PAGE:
2019 Rose-Walters Prize for Global Environmental Activism

Video Recording of Public Lecture Available Here

Joel Reynolds, Natural Resources Defense Council (NRDC), Western Director & Senior Attorney, delivered the 2019 Rose-Walters Prize lecture, Tuesday, Nov. 5, at 7 p.m. in Dickinson College's Anita Tuvin Schlechter Auditorium, 360 W. Louther Street, Carlisle, PA, 17013. This event was free and open to the public. Their residency on campus was November 4-7, 2019 where they visited classes, met with faculty, met with student leaders and hosted an interactive workshop. 

About the Lecture, Nov. 5, 2019 7 pm, ATS

Crisis: Climate Change, Biodiversity Loss and the Pebble Mine

This past year has seen a series of definitive scientific reports sounding an alarm about the urgency of our parallel but related crises in climate change and biodiversity loss. With the impacts of human-induced global warming already apparent, sea levels rising and a million species on the brink, we are at a crossroads in human history that demands an end to resource trade-offs that society can no longer afford. Today, there is no better illustration of this—no clearer test of our resolve—than the widely condemned proposal to build a massive copper and gold mine called the Pebble Mine in the headwaters of the pristine 40,000-square-mile watershed that feeds the world’s most productive wild salmon fishery in Bristol Bay, Alaska.

About the Workshop, Nov. 6, 2019 1:30-3:30 pm, Stern Great Room

Building an International Environmental Campaign Workshop with NRDC
Pre-registration encouraged, but not required

A two-hour workshop focusing on the unique challenges of environmental advocacy at the international level, including an in-depth analysis of the strategic elements that NRDC has used successfully in international campaigns, including, for protecting old growth forests in British Columbia’s Clayoquot Sound, opposing major hydroelectric development in the Patagonia region of Chile and preserving the World Heritage Site and Biosphere Reserve at Laguna San Ignacio in Baja California Sur, the last undisturbed breeding and calving lagoon for the Pacific gray whale.

About the Guests

Joel Reynolds

Now NRDC’S Western Director, Joel Reynolds joined NRDC as a Senior Attorney in 1990, after ten years with the Center for Law in the Public Interest and the Western Center on Law and Poverty. Since 1980, he has specialized in law reform litigation, arguing cases on behalf of environmental and community organizations at all levels of the federal courts, including the U.S. Supreme Court.  

He has led several of NRDC’s largest campaigns, including to protect the gray whale birthing lagoon and World Heritage Site at Laguna San Ignacio in Baja California, to reduce ocean noise pollution, to protect the popular California State Park at San Onofre, and, most recently, to stop the Pebble Mine in southwest Alaska. He has twice been selected California Attorney of the Year (environment) and, in 2012, was appointed Chairman of the Board of the Tejon Conservancy, overseeing conservation on 240,000 acres of California’s largest private landholding, the 270,000-acre Tejon Ranch.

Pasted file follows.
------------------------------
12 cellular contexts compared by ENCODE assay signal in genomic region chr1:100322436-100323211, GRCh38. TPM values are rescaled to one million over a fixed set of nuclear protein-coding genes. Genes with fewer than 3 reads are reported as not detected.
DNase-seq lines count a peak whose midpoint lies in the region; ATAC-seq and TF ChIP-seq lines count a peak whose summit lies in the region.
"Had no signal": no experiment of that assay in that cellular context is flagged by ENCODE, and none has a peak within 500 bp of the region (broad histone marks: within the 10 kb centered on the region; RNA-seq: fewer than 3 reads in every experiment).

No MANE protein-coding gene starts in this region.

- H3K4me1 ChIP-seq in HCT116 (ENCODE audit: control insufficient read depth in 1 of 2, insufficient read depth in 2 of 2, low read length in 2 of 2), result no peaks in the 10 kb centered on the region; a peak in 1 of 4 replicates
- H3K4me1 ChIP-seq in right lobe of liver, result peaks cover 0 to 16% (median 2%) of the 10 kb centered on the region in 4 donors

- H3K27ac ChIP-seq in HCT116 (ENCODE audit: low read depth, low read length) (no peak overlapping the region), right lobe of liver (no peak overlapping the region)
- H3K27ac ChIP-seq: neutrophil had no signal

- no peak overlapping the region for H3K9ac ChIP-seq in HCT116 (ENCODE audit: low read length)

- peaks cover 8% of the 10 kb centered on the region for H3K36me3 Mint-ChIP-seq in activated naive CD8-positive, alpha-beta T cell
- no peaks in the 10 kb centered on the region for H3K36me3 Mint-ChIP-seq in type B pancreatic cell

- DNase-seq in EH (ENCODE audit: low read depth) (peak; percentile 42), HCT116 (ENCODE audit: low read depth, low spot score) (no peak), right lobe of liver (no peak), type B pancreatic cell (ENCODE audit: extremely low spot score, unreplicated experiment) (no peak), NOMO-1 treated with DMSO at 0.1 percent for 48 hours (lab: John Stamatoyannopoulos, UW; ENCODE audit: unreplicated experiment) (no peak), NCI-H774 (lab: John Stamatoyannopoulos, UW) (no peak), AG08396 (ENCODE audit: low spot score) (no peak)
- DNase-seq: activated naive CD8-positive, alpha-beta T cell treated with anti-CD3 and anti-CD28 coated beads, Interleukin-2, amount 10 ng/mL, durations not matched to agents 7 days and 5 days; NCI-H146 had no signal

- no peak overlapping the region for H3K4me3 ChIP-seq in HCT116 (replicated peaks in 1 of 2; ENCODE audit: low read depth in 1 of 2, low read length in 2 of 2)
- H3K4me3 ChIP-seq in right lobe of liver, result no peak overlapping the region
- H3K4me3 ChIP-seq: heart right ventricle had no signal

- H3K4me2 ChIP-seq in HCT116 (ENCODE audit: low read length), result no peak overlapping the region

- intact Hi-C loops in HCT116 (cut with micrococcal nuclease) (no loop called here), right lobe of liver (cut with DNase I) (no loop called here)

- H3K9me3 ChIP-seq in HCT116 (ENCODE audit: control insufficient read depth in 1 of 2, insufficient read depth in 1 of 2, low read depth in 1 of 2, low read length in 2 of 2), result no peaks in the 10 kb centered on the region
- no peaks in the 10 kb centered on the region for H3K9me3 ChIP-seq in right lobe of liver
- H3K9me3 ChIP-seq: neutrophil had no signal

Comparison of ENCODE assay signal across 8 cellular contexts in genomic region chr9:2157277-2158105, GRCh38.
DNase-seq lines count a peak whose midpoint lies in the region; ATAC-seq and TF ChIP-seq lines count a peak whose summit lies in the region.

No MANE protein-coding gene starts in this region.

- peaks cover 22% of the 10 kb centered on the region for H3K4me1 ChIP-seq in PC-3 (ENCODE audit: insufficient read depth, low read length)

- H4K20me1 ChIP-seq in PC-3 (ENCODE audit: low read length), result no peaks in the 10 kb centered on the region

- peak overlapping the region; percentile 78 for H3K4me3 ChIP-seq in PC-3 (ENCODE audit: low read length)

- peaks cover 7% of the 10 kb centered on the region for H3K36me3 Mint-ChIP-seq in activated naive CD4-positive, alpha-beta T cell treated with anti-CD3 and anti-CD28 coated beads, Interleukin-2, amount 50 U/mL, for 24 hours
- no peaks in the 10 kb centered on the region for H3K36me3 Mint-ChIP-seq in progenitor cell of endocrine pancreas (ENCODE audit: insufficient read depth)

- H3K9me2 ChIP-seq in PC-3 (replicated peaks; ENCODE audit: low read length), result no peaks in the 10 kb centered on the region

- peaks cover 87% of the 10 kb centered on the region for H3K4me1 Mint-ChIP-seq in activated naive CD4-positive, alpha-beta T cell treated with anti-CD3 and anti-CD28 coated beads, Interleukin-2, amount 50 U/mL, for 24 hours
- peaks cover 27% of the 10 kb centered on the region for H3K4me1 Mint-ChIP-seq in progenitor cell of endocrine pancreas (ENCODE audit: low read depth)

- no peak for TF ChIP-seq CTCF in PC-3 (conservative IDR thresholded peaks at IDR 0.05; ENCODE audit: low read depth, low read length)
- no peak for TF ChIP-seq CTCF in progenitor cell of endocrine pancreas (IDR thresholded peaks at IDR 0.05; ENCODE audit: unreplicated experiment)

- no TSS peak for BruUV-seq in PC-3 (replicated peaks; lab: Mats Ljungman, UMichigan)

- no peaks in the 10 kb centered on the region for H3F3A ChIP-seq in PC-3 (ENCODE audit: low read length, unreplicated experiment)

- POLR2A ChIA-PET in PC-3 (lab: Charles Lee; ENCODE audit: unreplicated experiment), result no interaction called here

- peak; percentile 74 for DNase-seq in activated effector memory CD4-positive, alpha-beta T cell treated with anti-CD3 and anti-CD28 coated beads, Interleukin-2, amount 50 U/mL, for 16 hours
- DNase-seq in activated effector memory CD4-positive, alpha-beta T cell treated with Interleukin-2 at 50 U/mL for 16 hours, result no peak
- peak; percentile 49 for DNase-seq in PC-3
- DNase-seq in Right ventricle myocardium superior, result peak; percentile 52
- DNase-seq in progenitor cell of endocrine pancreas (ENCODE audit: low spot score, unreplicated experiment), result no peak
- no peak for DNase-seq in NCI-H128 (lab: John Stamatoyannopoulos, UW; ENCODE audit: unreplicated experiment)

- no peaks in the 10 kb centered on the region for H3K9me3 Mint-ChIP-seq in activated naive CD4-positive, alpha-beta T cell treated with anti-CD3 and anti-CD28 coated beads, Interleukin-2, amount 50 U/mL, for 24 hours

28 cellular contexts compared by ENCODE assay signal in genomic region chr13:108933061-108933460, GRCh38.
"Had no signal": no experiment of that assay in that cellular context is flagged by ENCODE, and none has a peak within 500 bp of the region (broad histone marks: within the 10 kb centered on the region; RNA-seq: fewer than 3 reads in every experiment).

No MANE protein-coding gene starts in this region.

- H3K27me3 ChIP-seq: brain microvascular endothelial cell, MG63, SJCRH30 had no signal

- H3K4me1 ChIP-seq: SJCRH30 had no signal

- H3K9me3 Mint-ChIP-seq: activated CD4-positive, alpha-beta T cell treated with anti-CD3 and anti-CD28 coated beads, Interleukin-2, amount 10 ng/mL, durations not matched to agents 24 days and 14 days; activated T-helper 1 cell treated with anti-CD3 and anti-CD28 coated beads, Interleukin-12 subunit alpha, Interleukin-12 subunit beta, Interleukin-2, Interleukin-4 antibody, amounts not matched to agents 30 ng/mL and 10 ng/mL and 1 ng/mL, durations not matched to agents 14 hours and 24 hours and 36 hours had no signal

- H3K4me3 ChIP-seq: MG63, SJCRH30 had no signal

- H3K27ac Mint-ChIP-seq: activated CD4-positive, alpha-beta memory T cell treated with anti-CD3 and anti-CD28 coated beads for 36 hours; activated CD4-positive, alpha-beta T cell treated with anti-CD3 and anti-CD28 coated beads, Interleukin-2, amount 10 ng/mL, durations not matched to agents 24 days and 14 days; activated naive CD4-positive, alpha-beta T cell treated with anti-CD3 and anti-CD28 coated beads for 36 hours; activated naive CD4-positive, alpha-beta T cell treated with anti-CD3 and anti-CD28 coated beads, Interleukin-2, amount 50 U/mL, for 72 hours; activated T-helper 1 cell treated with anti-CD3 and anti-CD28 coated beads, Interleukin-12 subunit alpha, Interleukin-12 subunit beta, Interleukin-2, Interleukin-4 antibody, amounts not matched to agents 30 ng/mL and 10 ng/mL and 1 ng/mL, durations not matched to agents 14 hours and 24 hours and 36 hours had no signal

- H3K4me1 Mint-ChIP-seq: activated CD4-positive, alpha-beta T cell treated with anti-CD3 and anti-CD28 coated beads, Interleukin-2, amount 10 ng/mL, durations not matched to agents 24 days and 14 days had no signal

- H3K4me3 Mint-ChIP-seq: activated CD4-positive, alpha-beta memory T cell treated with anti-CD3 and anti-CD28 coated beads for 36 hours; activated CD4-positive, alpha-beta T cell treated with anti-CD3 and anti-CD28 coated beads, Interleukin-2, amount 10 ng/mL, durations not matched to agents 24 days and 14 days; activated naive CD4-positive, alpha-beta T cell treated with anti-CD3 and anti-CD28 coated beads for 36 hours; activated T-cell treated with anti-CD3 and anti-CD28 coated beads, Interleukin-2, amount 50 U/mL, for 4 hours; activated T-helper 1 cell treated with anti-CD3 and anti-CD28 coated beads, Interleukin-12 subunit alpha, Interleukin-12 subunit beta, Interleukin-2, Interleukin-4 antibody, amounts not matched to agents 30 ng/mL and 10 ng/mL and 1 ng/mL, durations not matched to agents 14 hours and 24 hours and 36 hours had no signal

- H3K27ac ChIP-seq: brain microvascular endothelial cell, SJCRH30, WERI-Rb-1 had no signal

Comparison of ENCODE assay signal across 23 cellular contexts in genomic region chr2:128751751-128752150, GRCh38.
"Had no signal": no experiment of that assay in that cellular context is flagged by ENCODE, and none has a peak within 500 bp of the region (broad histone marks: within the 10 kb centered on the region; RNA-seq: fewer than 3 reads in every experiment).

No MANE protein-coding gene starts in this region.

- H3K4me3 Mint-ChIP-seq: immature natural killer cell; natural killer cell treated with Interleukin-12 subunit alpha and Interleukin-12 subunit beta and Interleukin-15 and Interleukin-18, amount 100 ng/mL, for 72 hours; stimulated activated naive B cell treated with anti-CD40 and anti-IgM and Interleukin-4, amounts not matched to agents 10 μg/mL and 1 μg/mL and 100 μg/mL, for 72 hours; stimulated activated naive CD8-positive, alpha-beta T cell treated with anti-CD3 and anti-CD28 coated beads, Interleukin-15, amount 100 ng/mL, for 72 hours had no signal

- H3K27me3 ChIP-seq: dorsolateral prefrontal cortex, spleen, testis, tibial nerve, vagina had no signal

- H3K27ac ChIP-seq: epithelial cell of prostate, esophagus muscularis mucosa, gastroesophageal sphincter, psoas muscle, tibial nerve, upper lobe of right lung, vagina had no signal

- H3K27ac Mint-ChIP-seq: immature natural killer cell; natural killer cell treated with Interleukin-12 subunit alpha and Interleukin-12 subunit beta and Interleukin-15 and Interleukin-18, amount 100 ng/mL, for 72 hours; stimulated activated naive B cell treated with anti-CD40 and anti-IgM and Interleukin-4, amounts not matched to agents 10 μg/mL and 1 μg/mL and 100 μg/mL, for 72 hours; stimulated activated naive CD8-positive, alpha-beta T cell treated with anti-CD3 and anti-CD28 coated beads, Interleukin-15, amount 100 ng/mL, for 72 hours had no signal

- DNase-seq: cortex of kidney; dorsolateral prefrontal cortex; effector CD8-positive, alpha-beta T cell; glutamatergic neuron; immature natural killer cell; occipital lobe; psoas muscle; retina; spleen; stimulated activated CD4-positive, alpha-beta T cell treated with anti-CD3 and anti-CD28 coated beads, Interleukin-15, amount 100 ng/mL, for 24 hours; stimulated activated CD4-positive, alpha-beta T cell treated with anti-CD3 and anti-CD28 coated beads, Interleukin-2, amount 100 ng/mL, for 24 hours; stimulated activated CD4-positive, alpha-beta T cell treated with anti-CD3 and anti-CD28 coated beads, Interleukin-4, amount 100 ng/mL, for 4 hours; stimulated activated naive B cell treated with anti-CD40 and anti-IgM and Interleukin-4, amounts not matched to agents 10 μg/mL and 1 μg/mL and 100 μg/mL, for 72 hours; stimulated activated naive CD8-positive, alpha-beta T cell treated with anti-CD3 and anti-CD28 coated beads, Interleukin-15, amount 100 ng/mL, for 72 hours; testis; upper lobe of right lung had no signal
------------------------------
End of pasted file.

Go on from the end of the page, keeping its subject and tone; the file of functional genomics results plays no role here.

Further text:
His work has been profiled in the New York Times best seller "War of the Whales" (Simon & Schuster 2014).  In October 2017, he received an Emmy for Outstanding Nature Documentary for the film Sonic Sea. He graduated from Columbia Law School in 1978.

S. Jacob Scherr

S. Jacob Scherr has been a global environmental advocate for more than four decades. During his long career the Natural Resources Defense Council in Washington, D.C., Scherr served as a senior attorney for nuclear and international programs, director of international programs, and director of global strategy and advocacy. He worked extensively on a broad range of international environmental issues, including:

  • greening U.S. foreign aid by securing a mandate for U.S. assistance for environmental and natural resources protection in developing countries (1976-78) 
  • phasing out leaded gasoline by encouraging the phase out of leaded gasoline in more than 50 nations around the world (1994-1998)
  • and saving Laguna San Ignacio in Baja California Mexico—the last pristine gray whale nursery—by stopping plans to build massive salt works there and working with local communities to conserve this World Heritage site (1996-2014).

Scherr initiated NRDC’s work on climate change in 1989. He organized Earth Summit Watch in 1992 to monitor national implementation of the commitments to climate change and sustainable development made at the 1992 Earth Summit in Rio de Janeiro. He then led NRDC’s successful advocacy for the creation of new global structures to accelerate actions not only by nations, but also by cities and states, business, academia and other actors.  

Scherr cooperated with environmental groups and traditional communities to save “biogems”—special natural areas threatened by short-sighted development—throughout the Americas

Scherr retired from the staff of NRDC in 2014. His current positions include Chair of the Board of the Hollomon Price Foundation, a member of the Rose-Walters Environmental Prize Committee at Dickinson College, and Treasurer of the DC Environmental Film Festival.

Scherr is a 1970 graduate of Wesleyan University and a 1974 graduate of University of the University of Maryland School of Law.


NRDC Workshop Dickinson